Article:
'60 Minutes': Steve Jobs Video
'60 Minutes': Steve Jobs Video Transcript
>> We're going to make some history together today. [ Cheering ]
>> I was basically fired from Apple when I was 30 and was invited to come back 12 years later. So that was difficult when it happened but may be the best thing that ever happened to me. There wouldn't be a Pixar if that hadn't of happened. You know, I still believe that the computer business is in its infancy: that there's a tremendous amount more -- tremendous amount of innovation that's going to be coming out over the next 5 to 10 years. You know, someone long ago told me "Manage the top line, which is your strategy and your people and your products and the bottom line will follow." My model for business is the Beatles. They were 4 guys who kept each other's kind of negative tendencies in check. They balanced each other and the sum was greater than the -- the total was greater than the sum of the parts. And that's how I see business. You know great things in business are never done by one person. They're done by a team of people. [ Ticking sounds ]
If you're even remotely interested in the Beatles, today's episode of The 404 is a must listen. CNET Audiophiliac Steve Guttenberg helps us out today for all things Beatles. To set it all up, Steve gives the three of us a lesson in how the band essentially shaped a decade of music and culture and how they became innovators in the way that bands record music. For example, did you know that it only took the band 4 hours to record and mix the song "Sgt. Pepper's Lonely Hearts Club Band?" Later on in the show, Steve tells us about how the Beatles used a vacuum tube-based machine to record their earlier albums and later switched to solid-state, with adverse affects to the low-end sounds. Lots more Beatles trivia on the show!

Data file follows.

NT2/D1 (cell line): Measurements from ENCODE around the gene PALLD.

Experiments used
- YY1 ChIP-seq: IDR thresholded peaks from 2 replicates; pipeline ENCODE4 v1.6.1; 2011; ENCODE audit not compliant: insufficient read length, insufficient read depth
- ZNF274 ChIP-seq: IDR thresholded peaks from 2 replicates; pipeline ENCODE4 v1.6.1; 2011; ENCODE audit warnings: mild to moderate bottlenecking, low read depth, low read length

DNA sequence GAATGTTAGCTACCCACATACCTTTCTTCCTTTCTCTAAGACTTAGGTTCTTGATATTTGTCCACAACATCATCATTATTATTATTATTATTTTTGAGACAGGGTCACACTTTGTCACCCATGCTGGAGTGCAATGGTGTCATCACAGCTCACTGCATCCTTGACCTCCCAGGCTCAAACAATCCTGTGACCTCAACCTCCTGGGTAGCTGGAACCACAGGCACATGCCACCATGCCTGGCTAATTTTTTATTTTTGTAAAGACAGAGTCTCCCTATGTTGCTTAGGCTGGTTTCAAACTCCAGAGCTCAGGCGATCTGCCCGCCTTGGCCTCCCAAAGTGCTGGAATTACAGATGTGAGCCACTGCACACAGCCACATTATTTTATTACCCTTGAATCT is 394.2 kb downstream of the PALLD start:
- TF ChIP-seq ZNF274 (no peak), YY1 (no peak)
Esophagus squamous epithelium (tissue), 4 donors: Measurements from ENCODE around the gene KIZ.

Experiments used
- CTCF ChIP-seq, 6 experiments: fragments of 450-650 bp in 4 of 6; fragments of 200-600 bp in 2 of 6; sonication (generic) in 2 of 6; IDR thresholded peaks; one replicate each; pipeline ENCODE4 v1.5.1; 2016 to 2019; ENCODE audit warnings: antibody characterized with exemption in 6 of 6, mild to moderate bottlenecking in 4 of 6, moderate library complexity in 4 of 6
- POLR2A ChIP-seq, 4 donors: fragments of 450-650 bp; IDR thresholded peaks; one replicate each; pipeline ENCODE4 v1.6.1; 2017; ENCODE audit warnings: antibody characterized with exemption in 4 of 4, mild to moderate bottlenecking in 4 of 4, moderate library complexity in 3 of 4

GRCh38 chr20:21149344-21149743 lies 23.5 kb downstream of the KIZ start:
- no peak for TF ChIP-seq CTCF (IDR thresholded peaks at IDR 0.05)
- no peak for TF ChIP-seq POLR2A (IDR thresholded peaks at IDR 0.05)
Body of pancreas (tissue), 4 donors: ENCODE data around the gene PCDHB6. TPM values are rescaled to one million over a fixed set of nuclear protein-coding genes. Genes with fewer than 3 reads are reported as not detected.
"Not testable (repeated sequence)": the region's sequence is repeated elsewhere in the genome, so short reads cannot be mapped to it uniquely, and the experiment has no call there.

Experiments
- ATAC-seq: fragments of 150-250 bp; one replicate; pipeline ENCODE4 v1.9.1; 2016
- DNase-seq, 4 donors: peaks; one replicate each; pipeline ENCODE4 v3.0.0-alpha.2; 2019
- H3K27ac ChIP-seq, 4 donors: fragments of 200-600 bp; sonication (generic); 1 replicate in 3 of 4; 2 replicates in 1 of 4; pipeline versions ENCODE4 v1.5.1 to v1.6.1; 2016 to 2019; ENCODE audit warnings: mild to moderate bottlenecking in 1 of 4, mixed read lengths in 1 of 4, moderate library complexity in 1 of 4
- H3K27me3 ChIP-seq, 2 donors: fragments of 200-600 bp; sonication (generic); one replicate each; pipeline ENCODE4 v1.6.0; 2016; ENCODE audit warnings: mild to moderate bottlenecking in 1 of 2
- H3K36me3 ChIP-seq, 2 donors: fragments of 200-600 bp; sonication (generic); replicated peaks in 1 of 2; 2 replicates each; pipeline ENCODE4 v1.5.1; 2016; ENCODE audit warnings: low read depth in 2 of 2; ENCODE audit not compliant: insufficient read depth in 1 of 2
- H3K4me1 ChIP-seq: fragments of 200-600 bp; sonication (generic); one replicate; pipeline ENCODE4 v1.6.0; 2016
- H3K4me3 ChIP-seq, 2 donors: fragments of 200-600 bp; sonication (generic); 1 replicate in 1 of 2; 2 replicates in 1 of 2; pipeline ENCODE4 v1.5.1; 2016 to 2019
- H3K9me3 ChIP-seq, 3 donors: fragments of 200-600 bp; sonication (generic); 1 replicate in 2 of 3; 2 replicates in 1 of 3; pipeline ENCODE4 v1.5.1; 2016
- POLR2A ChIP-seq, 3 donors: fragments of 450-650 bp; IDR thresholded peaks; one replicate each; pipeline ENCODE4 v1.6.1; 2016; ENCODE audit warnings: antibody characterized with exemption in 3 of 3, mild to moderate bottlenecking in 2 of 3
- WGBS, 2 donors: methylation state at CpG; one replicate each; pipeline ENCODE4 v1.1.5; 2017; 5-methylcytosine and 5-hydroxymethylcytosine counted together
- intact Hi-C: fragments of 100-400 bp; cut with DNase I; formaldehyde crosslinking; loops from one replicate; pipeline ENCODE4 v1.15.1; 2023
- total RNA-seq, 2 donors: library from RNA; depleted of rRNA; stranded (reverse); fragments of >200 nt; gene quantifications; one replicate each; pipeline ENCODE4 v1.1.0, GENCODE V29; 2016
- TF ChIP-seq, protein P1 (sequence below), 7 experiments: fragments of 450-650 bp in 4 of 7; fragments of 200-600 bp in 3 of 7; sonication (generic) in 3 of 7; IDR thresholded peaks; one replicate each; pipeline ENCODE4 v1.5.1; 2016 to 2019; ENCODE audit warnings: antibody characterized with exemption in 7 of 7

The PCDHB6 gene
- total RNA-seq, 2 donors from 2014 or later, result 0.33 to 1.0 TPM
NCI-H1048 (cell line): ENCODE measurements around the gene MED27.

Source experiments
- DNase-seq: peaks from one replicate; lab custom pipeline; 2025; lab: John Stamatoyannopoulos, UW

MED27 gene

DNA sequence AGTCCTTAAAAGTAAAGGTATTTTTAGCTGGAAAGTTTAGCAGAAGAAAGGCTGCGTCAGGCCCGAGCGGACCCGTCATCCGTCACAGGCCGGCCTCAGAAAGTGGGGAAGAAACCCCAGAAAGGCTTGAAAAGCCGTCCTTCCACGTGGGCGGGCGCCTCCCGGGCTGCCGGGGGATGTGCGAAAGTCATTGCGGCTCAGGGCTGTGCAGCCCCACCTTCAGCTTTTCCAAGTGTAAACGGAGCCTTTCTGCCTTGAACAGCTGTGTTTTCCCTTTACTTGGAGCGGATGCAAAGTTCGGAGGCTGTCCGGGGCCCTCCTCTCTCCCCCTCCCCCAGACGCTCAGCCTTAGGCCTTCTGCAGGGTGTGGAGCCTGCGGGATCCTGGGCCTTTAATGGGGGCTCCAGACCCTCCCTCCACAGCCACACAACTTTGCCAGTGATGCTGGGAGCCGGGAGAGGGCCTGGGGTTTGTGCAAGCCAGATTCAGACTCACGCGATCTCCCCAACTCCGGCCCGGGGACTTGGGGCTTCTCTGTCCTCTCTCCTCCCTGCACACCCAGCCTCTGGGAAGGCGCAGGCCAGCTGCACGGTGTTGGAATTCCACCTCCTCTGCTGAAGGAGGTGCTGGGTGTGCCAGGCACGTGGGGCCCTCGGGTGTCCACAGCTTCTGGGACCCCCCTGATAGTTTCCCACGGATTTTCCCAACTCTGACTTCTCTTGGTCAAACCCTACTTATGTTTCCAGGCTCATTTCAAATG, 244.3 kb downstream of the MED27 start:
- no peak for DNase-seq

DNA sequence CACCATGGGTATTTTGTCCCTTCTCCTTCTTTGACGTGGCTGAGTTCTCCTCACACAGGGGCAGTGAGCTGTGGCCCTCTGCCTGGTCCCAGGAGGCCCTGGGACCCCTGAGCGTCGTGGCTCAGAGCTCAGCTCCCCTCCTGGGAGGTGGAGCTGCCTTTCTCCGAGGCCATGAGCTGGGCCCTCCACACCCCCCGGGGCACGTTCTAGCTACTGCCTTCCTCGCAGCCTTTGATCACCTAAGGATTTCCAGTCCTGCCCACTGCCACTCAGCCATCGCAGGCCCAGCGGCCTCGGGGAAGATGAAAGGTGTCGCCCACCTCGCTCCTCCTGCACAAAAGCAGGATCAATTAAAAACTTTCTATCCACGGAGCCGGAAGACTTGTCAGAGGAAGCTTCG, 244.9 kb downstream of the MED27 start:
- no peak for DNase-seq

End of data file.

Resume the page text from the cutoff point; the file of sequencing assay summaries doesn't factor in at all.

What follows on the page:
Apple co-founder Steve Wozniak discusses the importance of computer magazines and how he taught himself to design chips.
We record right after Steve Jobs finished his 90-minute announcement of the Apple iPad, the company's new tablet computer. It's variably impressive depending on who you are, but will anyone buy it? We discuss. Also it's over for the Mars rover Spirit. At least the roving part is over. But it's still alive and doing science.
The world's gone nuts. Astronauts are trying to kill people, Steve Jobs and the Beatles are BFF, and Microsoft is acting evil! Well, ok, some things are still normal.
At the Computer History Museum in Mountain View, Calif., Apple co-founder Steve Wozniak discusses how humans are dependent on technology.
Apple co-founder Steve Wozniak discusses the origins of the hard disk while touring the Computer History Museum Mountain View, Calif.
While touring the Computer History Museum in Mountain View, Calif., Apple co-founder Steve Wozniak discusses the influence of the Pong and how he and co-founder Steve Jobs came down with mononucleosis while creating the game Breakout
Apple co-founder Steve Wozniak discusses how he knew home computers were going to empower people and how he designed the first Apple computer.
CNET audio expert Steve "Sphere" Guttenberg samples some of his favorite reference tracks, dishes advice on what to do before buying a sound bar, and wonders: are the Beatles are groovy again?
At the Computer History Museum in Mountain View, Calif., Apple co-founder Steve Wozniak discusses how he built and sold blue boxes at University of California at Berkeley for hacking into the phone network.